Alex "Sandy" Pentland head of MIT's Human Dynamics Lab noticed, "How we communicate turns out to be the most important predictor of team success, and as important as all other factors combined, including intelligence, personality, skill, and content of discussions. The old adage that it's not what you say, but how you say it, turns out to be mathematically correct."
This prompted us to think more deeply about the "how you say it" part of Pentland's comments. Given our focus on helping companies reward great work in timely ways, we wanted to share three broad trends we have seen which tap right into the HBR findings of how people are communicating at work.
Employee engagement is raised when feedback is delivered frequently and in a targeted way. While this sounds obvious, many organizations haven't equipped managers and employees with ways to deliver informal, frequent praise.
Increasing the frequency in which your employees communicate can lead to interesting outcomes.
One example is the effectiveness of the formal employee evaluation. The value of the formal review has declined over time and feels like an administrative obligation more than a chance to develop an employee in many organizations. The reason is that it no longer feels timely.
These days employees are looking for ways to have on-going conversations around their work and how they can be developed. We call it the "real-time assessment" of how an employee is performing and developing to her goals.
These conversations can happen with managers, peers, or cross functional team members. The important part is that feedback is given frequently.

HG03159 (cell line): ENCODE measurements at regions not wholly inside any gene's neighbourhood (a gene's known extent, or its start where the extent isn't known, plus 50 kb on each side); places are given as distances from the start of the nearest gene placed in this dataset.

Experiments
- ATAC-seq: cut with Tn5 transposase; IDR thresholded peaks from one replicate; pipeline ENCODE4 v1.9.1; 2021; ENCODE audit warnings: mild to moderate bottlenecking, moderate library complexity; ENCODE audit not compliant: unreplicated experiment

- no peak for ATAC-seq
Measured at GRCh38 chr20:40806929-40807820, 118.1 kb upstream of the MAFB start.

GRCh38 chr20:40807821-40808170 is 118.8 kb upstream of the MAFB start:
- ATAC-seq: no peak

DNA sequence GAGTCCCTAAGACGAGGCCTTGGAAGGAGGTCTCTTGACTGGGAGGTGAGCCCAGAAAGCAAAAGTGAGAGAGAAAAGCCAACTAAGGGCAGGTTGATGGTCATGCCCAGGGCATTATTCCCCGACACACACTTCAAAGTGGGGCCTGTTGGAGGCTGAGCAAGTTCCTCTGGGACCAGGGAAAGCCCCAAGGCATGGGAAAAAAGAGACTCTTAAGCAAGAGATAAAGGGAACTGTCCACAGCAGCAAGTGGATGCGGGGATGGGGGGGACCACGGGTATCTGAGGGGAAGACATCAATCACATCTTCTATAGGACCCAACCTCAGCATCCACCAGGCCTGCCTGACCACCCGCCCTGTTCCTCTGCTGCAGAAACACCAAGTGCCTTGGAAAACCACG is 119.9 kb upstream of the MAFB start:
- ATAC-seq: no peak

2. Communicate Openly
IBM’s 2012 CEO Survey revealed that 57% of CEO’s identified social business as a top priority. Helping your employees collaborate, give feedback, and reward great work is becoming a social activity that has a direct business benefit.
The ROI of open communication through the HR lens can be measured in employee retention, engagement, and productivity.
Having the chance to amplify great work across teams and in a public way helps companies communicate their values in ways that were not available until recently.
3. Big HR Data is Here
In the same IBM survey, more than 73% of respondents indicated they are making significant investments to draw insights into data.
While this isn't a "how" to communicate insight, we believe organizations that use structured ways to capture the informal communication that occurs among teams can be used to better understand the workforce. Consider this more of a "how to" so that organizations can mine the workplace data generated from these conversations.
A traditional pat on the back, captured in a formal recognition system can create real time performance reviews of employees and their contributions.
While technology is just a tool, making these tools natural extensions of how employees want to communicate leads to valuable insight from the analytics that are possible.
TakeawaysCompanies are becoming more social in the ways employees give feedback, share insight, and reward great work are changing. Helping your employees manage how they communicate can lead to developing a great and engaging culture.
As the tools and ways we interact with our colleagues changes rapidly, Pentland's remarks may extend beyond teams to entire organizations.